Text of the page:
Header 1

Our future, our universe, and other weighty topics

Saturday, March 21, 2015

Why Peer Reviewed Experiments Are Not Better Evidence Than Scrupulous Photo Blogs

There is lots of photographic evidence on the Internet purporting to show various types of evidence. Some claim to show evidence of paranormal things such as ghosts, orbs, or UFOs. Others may claim to show evidence of health-related claims, or evidence of various unexplained anomalies such as Bigfoot. Others may present photos attempting to back up more modest claims, such as the claim that “my cat is really smart” or “my dog has special abilities.” But many a modern scientist may think that all such evidence can be ignored, on the grounds that it does not meet the “gold standard” of publication in a peer-reviewed journal.

But is some experimental evidence described in a peer-reviewed journal generally better evidence than photographic evidence in a scrupulous photo blog (such as one that is careful about requiring that photos be from a dated identified source, rather than passing along anonymously posted photos)? I think it is not. I will now give some reasons to support this claim.

Reason #1: Photographic evidence is in general better evidence than merely experimental evidence.

In general, photographic evidence is more convincing evidence than experimental evidence. For example, imagine if I do some experiments suggesting that John Blackheart killed his wife. Whatever such experiments suggest, they do not have the evidence value of a photograph showing John Blackheart killing his wife. Similarly, I may do some fancy computer experiments suggesting that a particular star is going to soon explode. But such experiments do not have the evidence value of a photograph showing the star actually blowing up.

Reason #2: The number of hard-to-detect “ways to go wrong” in a complex experiment is much greater than the number of hard-to-detect “ways to go wrong” when taking a photograph.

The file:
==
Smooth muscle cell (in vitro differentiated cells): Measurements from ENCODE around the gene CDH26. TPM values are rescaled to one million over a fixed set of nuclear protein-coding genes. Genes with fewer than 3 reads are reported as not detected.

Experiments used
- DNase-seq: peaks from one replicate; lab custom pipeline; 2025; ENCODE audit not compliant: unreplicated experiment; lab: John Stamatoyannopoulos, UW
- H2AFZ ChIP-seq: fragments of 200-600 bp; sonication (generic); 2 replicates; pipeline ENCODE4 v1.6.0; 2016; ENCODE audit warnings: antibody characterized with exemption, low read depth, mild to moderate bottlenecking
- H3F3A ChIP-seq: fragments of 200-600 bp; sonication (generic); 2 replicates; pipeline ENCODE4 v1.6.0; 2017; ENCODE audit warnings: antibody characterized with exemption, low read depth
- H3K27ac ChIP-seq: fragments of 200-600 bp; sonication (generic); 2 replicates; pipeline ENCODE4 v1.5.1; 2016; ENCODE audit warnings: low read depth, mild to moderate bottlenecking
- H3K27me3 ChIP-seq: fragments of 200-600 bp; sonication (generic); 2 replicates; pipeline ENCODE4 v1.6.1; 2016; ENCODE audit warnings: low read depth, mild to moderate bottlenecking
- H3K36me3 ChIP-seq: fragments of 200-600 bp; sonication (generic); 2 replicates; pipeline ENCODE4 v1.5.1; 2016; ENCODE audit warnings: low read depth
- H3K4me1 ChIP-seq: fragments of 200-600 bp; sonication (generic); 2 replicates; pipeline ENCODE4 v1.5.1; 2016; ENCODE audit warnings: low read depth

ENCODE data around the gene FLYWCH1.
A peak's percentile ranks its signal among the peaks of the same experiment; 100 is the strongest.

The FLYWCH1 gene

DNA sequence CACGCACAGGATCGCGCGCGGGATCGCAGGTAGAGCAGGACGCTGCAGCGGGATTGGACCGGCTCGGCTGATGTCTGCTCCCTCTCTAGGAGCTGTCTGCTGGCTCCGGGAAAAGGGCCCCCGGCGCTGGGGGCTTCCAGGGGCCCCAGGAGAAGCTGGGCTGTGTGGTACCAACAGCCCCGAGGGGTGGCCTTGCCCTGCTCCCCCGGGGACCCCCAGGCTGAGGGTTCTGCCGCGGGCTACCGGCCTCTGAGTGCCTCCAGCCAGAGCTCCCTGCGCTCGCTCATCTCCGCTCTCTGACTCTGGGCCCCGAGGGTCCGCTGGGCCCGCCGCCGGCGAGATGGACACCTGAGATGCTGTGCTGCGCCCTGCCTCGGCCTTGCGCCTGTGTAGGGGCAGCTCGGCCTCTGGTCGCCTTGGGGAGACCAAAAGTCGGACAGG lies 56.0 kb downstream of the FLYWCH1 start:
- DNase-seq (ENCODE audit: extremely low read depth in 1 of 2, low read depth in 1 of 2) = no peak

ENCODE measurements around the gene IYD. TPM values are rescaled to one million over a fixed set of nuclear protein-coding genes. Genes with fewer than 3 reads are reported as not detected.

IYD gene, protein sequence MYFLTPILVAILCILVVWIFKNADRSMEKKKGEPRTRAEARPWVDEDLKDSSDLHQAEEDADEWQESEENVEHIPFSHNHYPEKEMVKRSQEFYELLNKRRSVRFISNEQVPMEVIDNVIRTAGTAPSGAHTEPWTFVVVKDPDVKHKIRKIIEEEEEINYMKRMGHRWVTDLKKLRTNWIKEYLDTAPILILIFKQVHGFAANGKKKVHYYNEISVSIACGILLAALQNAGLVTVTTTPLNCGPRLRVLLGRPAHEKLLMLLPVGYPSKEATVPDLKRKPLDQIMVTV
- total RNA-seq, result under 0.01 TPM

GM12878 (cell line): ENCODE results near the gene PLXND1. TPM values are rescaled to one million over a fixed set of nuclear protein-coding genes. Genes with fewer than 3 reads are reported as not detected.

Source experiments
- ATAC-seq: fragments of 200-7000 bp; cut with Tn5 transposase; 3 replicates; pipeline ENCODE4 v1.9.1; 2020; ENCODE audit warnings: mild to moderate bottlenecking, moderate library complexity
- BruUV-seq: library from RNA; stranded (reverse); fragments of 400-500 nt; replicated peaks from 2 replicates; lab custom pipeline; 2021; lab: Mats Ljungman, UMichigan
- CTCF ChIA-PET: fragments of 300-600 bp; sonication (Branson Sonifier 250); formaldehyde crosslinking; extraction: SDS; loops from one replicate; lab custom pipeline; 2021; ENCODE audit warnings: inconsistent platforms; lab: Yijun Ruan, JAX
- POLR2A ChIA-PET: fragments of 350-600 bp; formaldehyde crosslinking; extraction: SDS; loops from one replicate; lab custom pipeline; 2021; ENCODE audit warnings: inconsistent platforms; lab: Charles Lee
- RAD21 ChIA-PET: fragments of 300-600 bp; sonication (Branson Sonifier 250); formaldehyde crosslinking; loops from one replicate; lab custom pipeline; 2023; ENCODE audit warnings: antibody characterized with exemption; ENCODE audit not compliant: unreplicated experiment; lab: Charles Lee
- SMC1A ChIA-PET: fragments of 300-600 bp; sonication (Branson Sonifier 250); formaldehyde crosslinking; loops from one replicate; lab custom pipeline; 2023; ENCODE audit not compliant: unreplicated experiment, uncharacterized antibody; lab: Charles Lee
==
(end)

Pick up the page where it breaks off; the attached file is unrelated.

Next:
Once we dismiss some invalid claims of skeptics (some of whom incorrectly imagine that the air in front of our cameras is typically filled with dust sufficient to mislead us, and that your ordinary breath is sufficient to produce what looks like a ghost in a night photo), we find that the number of ways in which you can go wrong when taking a photo is pretty small. It is also true that in almost every case in which a photographic mistake might mislead you, the mistake is easily detectable. For example, if you point your camera at a bright light, it may produce lens flare that misleads you; but that has a very characteristic look, so it's easy to detect (and easy to avoid). Similarly, if you move your camera violently while taking a picture, that may produce a ghostly look that misleads you. But that also will produce a very characteristic look that is very easy to detect, and avoid. The same thing holds true for the mistake of photographing your camera strap – it may create a weird-looking white streak that may mislead you, but it has a very characteristic look that is very easy to recognize. So in general, detecting errors in photos is pretty easy, and avoiding such errors is also pretty easy.